Read on to see what 7 Italian foods I thought were the real deal until Italian food blogger and culinary tour guide Monica Cesarato put an end to it setting things straight about our so-called favourite 'Italian' foods.
1. Pepporoni Pizza
Want some spicy salami slices on your pizza? Then don’t ask for ‘pepperoni’ in Italy - it’s the plural for peppers, so you’ll end up with a pizza covered in grilled peppers. “If you want to order a ‘pepperoni’ pizza in Italian, then you have to ask for ‘salame piccante’ (spicy salami),” counsels Cesarato.
2. Penne Alfredo
This is a definite no-no in Italy, according to Cesarato. Legend has it that, back in the 1920s, an Italian brought a similar dish over to America that was cooked with butter and sage. However, possibly short of ingredients one day, he substituted cream for the butter and parsley for the sage. Presumably his patrons liked it because the dish is now common in English-speaking countries. Not in Italy, though. As for the chicken element of the Anglo Penne Alfredo – “Just don’t go there,” sighs Cesarato. “In Italy, the only chicken you put in pasta is livers and kidneys when you make a ragù sauce. But that’s about as far as we go.”
3. Spaghetti Carbonara with cream
“Carbonara is definitely never cooked with cream in Italy,” says Cesarato. “And it should only be cooked with guanciale (pork cheek).” If you can’t get hold of this, then some pancetta will do. Other genuine Italian tips: the cheese should be either Pecorino or Parmesan. Crack the egg (Cesarato suggests using about one egg yolk per person but some Italians also use a whole egg) over the top of the pasta.
4. Garlic bread
The idea that this could ever be considered Italian is particularly perplexing to Cesarato. “It’s strange because a baguette is not even Italian in the first place,” she says. Italians, of course, rub their garlic bread to make bruschetta. “It’s easy to spread the garlic on Tuscan bread, but try it on any other sort and it just breaks apart,” says Cesarato. “Maybe that’s why English people use garlic butter.”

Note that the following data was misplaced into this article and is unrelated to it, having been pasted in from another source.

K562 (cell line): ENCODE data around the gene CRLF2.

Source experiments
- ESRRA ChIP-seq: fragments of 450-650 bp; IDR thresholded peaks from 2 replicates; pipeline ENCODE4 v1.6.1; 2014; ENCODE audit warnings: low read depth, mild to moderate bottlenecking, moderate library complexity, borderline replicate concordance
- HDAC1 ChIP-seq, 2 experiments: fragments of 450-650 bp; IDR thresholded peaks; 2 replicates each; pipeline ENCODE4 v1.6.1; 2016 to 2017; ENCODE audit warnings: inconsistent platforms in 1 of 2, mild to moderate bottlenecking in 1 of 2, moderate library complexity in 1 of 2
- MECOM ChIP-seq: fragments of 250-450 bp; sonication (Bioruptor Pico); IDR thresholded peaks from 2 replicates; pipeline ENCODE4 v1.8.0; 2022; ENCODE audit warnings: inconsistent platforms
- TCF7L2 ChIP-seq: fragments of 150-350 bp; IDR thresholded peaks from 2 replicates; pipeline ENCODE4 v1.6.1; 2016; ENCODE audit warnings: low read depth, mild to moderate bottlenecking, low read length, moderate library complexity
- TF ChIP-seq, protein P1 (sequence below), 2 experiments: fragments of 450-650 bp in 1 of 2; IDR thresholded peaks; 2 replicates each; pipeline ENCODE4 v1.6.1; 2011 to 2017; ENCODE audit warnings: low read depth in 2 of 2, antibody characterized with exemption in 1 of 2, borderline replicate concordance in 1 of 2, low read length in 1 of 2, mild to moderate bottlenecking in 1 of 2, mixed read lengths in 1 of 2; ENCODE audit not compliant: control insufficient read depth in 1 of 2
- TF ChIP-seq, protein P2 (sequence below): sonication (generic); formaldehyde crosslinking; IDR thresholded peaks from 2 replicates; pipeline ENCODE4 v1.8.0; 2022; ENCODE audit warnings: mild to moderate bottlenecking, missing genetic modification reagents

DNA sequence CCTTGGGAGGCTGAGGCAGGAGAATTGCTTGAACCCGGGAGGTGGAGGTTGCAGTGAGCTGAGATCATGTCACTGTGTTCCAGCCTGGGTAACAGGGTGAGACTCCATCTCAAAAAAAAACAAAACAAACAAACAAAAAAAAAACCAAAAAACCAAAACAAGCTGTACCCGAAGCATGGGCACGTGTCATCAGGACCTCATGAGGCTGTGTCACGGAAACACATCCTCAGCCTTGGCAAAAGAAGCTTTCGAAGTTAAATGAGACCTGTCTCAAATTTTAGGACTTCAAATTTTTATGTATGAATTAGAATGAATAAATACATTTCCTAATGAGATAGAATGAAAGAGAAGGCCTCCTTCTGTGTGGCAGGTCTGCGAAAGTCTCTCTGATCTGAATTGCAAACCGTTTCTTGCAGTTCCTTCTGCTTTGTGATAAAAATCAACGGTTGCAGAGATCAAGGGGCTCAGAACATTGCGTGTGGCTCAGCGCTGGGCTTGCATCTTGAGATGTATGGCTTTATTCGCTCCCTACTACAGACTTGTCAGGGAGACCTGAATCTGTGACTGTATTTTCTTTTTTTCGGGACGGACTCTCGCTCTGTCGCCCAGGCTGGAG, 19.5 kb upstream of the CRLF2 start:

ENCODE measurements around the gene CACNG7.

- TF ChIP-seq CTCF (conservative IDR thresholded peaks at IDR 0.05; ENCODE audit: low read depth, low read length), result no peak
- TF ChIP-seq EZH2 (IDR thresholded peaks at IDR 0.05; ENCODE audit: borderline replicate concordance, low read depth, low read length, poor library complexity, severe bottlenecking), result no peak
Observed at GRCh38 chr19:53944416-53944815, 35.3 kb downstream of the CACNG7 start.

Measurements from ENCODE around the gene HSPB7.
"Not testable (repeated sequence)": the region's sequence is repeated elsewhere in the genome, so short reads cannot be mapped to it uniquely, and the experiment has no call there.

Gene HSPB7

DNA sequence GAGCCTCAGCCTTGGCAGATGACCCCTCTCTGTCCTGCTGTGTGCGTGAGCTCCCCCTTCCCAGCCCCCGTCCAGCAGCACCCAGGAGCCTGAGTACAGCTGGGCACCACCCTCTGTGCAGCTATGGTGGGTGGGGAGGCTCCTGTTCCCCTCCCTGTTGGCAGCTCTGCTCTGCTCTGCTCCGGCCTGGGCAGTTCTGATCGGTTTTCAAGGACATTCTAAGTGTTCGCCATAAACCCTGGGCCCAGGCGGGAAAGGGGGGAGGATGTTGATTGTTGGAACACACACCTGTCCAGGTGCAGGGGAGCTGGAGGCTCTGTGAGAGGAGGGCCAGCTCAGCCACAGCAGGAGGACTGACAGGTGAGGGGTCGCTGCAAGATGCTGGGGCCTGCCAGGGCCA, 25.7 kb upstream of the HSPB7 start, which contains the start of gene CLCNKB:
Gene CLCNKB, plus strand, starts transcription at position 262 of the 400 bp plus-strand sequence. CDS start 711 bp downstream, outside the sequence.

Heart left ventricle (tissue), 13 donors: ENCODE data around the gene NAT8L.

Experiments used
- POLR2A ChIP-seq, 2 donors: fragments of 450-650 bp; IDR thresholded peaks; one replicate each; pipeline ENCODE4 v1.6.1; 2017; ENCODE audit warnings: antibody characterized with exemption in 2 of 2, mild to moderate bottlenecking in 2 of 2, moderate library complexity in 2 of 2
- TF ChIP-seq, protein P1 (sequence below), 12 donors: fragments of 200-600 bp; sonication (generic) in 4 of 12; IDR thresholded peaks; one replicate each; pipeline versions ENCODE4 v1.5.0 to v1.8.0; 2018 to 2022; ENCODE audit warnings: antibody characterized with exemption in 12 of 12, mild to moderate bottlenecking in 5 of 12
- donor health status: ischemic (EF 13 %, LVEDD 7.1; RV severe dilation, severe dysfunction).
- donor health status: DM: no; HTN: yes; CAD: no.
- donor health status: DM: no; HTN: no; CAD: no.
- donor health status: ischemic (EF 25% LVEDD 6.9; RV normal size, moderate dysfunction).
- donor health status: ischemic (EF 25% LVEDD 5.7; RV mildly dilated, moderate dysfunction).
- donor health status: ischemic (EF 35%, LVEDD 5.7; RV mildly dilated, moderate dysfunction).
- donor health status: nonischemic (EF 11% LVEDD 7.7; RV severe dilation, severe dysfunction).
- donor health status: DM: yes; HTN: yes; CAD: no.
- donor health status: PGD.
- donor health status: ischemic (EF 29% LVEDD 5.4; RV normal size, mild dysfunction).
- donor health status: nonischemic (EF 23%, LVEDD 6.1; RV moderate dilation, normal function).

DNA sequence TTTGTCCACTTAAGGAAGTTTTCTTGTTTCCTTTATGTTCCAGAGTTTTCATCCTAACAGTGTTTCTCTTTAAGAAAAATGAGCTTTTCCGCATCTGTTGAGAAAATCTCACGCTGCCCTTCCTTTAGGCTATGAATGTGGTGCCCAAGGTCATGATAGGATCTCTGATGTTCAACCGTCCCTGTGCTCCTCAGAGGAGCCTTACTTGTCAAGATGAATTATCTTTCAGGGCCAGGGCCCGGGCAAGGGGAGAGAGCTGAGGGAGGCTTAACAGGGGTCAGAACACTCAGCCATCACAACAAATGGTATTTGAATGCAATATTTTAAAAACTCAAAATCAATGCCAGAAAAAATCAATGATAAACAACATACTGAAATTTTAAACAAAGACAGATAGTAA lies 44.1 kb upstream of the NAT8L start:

5. Spaghetti with meatballs
“Oh God!” sighs Cesarato. “Well, this is definitely not Italian.” The dish was probably created by Italian immigrants who moved to the US in the early 20th century. Unable to find good-quality tomatoes, they added meat – which was cheap and readily available – to the sauce in order to make it sweeter and thicker. Traditionally, however, meatballs, or ‘polpette’ as they are known in Italy, are served either as a starter or a main course with potatoes, vegetables or beans. “But definitely not with pasta!”
6. Italian Dressing
You may have come across this orange-coloured concoction of corn syrup, vinegar, vegetable oil and bell peppers on British or American supermarket shelves. But there’s nothing “Italian” about it, says Cesarato. “In Italy, there’s really only one way of making dressing: by mixing olive oil and balsamic vinegar – or occasionally red or white wine vinegar.” You can either drizzle this directly on to the salad or mix it beforehand. “Italian food is simple. I don’t know why the Americans and the British love to complicate things,” grumbles Cesarato.
7. Spaghetti Bolognese
In Anglo countries, spaghetti Bolognese is a classic. For Italians, it’s a heinous crime against food. Cesarato suspects that the dish came into being during the Second World War, when American and British soldiers passed through Bologna and tried ‘tagliatelle al ragù’. Probably because they didn’t know its name, they dubbed the sauce “Bolognese” and later substituted the spaghetti for the tagliatelle. “But the sauce just doesn’t stick properly to spaghetti,” Cesarato points out. “In Italy, you’d only serve ragù with pasta like tagliatelle, fettuccine or maccheroni.” Don’t even get her started on the sauce... “We generally use pork with a little beef, some garlic, a little tomato sauce, onions, celery, carrots and wine - but definitely no herbs or chilli,” she says. Oh, and you have to slow-cook it for three hours.